New York Times columnist Charles Blow reached his limit with Donald Trump advocate Corey Lewandowski Tuesday night, furiously attacking him after the former Trump campaign manager called him a “hypocrite.”
Appearing on a panel with host Don Lemon, Angela Rye and Scottie Nell Hughes, Lewandowski criticized comments made by Vice President Joe Biden saying if he was in high school he’d like to fight Trump.
According to Lewandowsky, “If my child did that, I’d be called to the principal’s office.”
That was when Blow jumped into the fray.
“I love the fact you’re opening the door of who said what best for children,” Blow lectured Lewandowsky. “But also, if your son said that he was going to grab a — one of the girls in class by the vagina, he would also be taken to the office. That is called sexual assault. Please don’t get that confused. If your son made fun of a handicapped classmate, he would also be called into the office or expelled.”
“So you’ll excuse the vice president because you’re such a hypocrite– “, Lewandowsky shot back — and then it was on.
“First of all, don’t call me a hypocrite, right? Because you obviously don’t understand — you don’t understand what the meaning of that word is if it comes out of your mouth,” Blow said with his voice rising. “I’m not going to call you names. The moment you start calling me a hypocrite about anything on national TV — you don’t have space, Corey!”
Speaking over Lewandowsky, Blow continued, “I don’t know what your role is. I don’t know what your function is. I don’t know if you’re working for the Trump campaign. I don’t know what comes out of your mouth and to what degree, but the moment you start with the personal attacks you’re going to get it right back!”
As an added bonus, Angela Rye got in a fair amount of shots at both Lewandowsky and Trump, complimenting the Trump booster for working with a “grown-ass man” who brags about assaulting women.
Watch the video below via CNN:
Vietnamese women strive to clear war-era mines
Inching across a field littered with Vietnam war-era bombs, Ngoc leads an all-women demining team clearing unexploded ordnance that has killed tens of thousands of people -- including her uncle.
"He died in an explosion. I was haunted by memories of him," Le Thi Bich Ngoc tells AFP as she oversees the controlled detonation of a cluster bomb found in a sealed-off site in central Quang Tri province.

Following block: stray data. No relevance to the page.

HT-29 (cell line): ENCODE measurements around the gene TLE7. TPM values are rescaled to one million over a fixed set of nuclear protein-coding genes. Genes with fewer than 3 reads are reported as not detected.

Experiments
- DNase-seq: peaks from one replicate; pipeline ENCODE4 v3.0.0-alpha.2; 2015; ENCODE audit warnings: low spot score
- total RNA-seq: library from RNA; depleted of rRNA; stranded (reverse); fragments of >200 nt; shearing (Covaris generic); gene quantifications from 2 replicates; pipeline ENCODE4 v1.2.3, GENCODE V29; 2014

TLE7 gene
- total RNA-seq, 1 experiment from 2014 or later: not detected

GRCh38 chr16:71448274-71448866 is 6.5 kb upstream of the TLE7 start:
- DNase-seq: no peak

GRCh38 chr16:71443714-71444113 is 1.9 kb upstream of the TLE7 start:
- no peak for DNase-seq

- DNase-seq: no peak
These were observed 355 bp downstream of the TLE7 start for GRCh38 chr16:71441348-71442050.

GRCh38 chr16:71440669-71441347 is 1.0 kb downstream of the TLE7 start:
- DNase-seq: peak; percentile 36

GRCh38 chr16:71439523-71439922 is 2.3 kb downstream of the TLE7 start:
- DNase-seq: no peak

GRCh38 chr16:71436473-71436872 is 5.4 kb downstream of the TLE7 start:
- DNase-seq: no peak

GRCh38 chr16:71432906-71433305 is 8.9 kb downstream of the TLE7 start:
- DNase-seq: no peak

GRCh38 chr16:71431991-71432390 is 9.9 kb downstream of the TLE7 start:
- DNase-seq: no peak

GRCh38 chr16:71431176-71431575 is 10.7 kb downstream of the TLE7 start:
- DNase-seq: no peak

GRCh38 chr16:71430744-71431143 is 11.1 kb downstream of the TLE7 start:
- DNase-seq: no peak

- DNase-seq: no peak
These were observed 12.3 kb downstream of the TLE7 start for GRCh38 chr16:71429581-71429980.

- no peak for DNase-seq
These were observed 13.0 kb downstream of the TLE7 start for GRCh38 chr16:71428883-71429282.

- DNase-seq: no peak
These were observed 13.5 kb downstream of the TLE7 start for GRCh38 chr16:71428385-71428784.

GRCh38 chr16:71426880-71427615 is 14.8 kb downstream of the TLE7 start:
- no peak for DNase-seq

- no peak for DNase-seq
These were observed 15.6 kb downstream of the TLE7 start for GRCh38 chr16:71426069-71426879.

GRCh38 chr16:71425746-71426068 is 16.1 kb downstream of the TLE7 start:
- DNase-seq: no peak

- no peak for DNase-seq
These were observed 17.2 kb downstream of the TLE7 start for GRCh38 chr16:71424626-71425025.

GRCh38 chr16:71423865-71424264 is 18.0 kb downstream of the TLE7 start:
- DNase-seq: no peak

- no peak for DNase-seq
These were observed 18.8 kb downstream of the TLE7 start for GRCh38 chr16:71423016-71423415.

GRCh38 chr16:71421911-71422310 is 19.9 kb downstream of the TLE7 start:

More than 6.1 million hectares of land in Vietnam remain blanketed by unexploded munitions -- mainly dropped by US bombers -- decades after the war ended in 1975.
At least 40,000 Vietnamese have since died in related accidents. Victims are often farmers who accidentally trigger explosions, people salvaging scrap metal, or children who mistake bomblets for toys.
Chief Justice John Roberts issues New Year’s Eve warning to stand up for democracy
"In our age, when social media can instantly spread rumor and false information on a grand scale, the public's need to understand our government, and the protections it provides, is ever more vital," he wrote. "We should celebrate our strong and independent judiciary, a key source of national unity and stability."
Trump’s next 100 days will dictate whether he can be re-elected or not — here’s why
According to CNN pollster-in-residence Harry Enten, Donald Trump's next 100 days -- which could include an impeachment trial in the Senate -- will hold the key to whether he will remain president in 2020.
As Eten explains in a column for CNN, "His [Trump's] approval rating has been consistently low during his first term. Yet his supporters could always point out that approval ratings before an election year have not historically been correlated with reelection success. But by mid-March of an election year, approval ratings, though, become more predictive. Presidents with low approval ratings in mid-March of an election year tend to lose, while those with strong approval ratings tend to win in blowouts and those with middling approval ratings usually win by small margins."